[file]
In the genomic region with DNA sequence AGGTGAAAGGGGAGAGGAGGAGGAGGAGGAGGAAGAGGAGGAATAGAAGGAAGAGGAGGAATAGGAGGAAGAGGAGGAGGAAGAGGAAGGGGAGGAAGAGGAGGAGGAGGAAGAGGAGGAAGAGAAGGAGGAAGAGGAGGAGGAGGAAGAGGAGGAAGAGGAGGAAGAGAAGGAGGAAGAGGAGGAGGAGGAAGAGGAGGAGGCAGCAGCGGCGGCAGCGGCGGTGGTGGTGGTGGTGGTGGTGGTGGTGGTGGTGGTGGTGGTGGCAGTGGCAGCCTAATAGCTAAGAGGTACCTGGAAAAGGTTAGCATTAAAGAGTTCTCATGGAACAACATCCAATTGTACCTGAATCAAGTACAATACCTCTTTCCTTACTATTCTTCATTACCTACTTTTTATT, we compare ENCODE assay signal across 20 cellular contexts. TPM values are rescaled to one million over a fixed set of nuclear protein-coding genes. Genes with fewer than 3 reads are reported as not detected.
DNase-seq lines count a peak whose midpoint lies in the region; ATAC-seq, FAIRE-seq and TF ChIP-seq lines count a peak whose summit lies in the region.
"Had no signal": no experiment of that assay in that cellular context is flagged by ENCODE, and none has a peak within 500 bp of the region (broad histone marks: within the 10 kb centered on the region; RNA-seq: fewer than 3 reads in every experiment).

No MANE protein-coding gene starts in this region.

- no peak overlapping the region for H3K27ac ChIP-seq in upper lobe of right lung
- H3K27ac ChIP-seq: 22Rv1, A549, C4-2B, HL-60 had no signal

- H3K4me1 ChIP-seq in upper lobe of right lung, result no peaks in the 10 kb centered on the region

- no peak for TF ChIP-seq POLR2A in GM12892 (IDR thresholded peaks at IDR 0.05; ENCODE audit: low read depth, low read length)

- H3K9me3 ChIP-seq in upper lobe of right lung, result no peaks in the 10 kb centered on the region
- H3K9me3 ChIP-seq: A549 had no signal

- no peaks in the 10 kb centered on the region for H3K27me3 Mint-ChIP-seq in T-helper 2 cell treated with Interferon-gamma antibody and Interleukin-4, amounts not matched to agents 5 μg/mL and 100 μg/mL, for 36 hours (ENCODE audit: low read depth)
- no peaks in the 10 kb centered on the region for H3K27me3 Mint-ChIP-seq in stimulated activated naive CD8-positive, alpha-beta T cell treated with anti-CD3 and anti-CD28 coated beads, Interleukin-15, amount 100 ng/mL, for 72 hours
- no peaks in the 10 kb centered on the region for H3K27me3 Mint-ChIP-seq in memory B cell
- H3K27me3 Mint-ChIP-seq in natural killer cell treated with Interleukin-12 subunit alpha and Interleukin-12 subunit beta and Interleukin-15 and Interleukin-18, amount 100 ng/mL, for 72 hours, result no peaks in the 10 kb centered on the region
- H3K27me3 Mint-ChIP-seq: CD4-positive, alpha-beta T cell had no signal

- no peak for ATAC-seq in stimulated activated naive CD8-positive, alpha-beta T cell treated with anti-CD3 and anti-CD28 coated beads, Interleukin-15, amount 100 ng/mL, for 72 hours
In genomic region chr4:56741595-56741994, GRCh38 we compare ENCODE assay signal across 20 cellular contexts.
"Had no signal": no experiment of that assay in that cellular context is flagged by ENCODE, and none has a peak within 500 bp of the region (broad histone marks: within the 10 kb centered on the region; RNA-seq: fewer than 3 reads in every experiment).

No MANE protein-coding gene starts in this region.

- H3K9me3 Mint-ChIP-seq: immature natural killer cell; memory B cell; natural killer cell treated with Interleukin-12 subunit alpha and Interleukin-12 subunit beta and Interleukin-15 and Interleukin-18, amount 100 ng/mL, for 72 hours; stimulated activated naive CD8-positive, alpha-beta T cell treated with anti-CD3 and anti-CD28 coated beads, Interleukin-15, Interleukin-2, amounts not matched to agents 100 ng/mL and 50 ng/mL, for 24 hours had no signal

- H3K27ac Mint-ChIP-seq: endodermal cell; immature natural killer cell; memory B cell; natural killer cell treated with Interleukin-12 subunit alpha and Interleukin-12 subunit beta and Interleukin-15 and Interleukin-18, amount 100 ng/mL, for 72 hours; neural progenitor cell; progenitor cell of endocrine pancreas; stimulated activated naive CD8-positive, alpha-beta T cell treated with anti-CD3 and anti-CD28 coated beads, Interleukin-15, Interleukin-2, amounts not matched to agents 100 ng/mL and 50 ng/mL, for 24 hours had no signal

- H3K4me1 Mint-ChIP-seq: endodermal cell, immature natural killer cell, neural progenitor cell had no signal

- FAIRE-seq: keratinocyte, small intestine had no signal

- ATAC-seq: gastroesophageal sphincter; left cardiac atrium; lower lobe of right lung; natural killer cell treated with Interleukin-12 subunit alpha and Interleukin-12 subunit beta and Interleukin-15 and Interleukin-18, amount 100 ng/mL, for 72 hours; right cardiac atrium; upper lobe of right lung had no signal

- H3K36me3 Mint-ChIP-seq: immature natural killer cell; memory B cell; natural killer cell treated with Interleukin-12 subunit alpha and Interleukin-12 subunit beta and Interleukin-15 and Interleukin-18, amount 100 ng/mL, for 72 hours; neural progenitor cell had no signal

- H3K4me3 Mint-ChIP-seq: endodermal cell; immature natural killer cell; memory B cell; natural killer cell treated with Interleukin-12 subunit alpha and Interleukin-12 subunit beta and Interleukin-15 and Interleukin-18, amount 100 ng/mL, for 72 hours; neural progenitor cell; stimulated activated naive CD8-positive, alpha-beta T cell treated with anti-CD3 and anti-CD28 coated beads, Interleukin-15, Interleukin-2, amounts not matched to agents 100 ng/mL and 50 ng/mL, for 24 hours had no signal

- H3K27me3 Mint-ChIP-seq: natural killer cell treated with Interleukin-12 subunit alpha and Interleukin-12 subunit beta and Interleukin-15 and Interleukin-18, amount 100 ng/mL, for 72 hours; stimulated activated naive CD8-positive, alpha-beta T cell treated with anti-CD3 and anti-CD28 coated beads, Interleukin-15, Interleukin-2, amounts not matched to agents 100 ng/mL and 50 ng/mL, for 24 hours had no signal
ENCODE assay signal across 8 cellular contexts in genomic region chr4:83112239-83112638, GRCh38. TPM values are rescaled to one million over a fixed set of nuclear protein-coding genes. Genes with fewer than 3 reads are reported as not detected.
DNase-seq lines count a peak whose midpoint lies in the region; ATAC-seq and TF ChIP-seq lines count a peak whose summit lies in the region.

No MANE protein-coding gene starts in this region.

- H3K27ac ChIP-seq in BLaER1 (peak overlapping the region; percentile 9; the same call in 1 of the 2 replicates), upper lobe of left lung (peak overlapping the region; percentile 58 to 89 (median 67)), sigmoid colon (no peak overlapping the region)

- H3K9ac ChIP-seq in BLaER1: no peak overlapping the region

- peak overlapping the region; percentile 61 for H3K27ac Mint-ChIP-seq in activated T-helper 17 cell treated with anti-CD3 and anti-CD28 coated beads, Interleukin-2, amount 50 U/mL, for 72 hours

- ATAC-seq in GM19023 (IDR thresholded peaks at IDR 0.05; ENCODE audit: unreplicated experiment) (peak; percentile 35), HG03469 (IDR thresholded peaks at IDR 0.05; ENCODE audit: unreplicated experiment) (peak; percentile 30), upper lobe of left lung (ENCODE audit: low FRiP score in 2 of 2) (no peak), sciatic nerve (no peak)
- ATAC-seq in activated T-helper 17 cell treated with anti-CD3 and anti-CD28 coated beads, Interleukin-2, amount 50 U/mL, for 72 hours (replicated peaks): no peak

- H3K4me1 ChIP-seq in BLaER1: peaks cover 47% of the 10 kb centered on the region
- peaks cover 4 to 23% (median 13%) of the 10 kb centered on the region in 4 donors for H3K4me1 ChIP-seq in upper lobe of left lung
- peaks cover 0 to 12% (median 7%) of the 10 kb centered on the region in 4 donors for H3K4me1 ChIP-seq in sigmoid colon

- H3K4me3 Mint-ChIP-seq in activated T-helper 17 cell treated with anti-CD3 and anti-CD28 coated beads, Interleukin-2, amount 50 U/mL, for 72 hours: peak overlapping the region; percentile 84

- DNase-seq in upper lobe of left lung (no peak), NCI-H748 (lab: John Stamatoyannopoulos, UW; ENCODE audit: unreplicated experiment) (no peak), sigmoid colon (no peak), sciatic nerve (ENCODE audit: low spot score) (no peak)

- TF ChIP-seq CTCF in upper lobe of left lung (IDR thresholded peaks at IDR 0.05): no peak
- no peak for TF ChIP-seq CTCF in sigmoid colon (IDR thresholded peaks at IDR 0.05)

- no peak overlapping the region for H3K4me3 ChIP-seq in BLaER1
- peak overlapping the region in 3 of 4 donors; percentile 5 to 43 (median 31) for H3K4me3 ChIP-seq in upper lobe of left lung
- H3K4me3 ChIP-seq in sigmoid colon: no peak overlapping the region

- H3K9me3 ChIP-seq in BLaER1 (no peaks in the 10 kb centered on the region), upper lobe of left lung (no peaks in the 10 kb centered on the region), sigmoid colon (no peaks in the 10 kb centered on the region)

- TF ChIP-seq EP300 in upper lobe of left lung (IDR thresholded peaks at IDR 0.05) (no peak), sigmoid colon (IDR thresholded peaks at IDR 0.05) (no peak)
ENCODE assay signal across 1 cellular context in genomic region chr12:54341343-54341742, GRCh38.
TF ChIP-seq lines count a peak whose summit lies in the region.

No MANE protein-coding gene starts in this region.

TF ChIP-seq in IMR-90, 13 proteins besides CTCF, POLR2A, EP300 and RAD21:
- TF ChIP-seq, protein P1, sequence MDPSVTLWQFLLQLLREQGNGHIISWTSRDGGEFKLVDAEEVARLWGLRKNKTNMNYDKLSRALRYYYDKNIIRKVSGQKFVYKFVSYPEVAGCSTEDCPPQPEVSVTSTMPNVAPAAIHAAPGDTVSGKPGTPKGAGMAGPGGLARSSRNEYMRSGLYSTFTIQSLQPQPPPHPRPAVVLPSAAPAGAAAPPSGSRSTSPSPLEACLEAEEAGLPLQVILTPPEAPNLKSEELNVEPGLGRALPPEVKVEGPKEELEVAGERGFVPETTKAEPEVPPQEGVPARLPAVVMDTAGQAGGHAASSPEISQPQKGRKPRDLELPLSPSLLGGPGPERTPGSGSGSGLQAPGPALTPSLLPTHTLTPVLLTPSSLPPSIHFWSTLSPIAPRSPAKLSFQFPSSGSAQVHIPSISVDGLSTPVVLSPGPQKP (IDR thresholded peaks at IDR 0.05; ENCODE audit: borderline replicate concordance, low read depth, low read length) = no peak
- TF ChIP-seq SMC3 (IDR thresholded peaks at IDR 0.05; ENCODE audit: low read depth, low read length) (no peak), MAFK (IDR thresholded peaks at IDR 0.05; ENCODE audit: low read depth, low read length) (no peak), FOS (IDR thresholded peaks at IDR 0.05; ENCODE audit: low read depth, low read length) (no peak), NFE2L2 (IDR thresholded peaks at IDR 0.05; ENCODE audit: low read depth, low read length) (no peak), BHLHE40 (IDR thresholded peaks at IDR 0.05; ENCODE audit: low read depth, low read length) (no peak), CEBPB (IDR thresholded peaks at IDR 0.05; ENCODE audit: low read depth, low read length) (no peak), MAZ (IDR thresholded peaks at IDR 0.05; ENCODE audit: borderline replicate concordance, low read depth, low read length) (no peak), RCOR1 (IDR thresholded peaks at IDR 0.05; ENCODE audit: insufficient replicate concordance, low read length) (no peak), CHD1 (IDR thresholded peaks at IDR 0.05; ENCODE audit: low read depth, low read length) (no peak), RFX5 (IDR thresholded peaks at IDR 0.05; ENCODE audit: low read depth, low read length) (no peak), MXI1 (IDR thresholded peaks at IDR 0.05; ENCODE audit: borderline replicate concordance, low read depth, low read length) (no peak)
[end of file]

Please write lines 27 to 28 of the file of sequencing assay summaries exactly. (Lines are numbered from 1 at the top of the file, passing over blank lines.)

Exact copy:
- H3K27me3 Mint-ChIP-seq: natural killer cell treated with Interleukin-12 subunit alpha and Interleukin-12 subunit beta and Interleukin-15 and Interleukin-18, amount 100 ng/mL, for 72 hours; stimulated activated naive CD8-positive, alpha-beta T cell treated with anti-CD3 and anti-CD28 coated beads, Interleukin-15, Interleukin-2, amounts not matched to agents 100 ng/mL and 50 ng/mL, for 24 hours had no signal
ENCODE assay signal across 8 cellular contexts in genomic region chr4:83112239-83112638, GRCh38. TPM values are rescaled to one million over a fixed set of nuclear protein-coding genes. Genes with fewer than 3 reads are reported as not detected.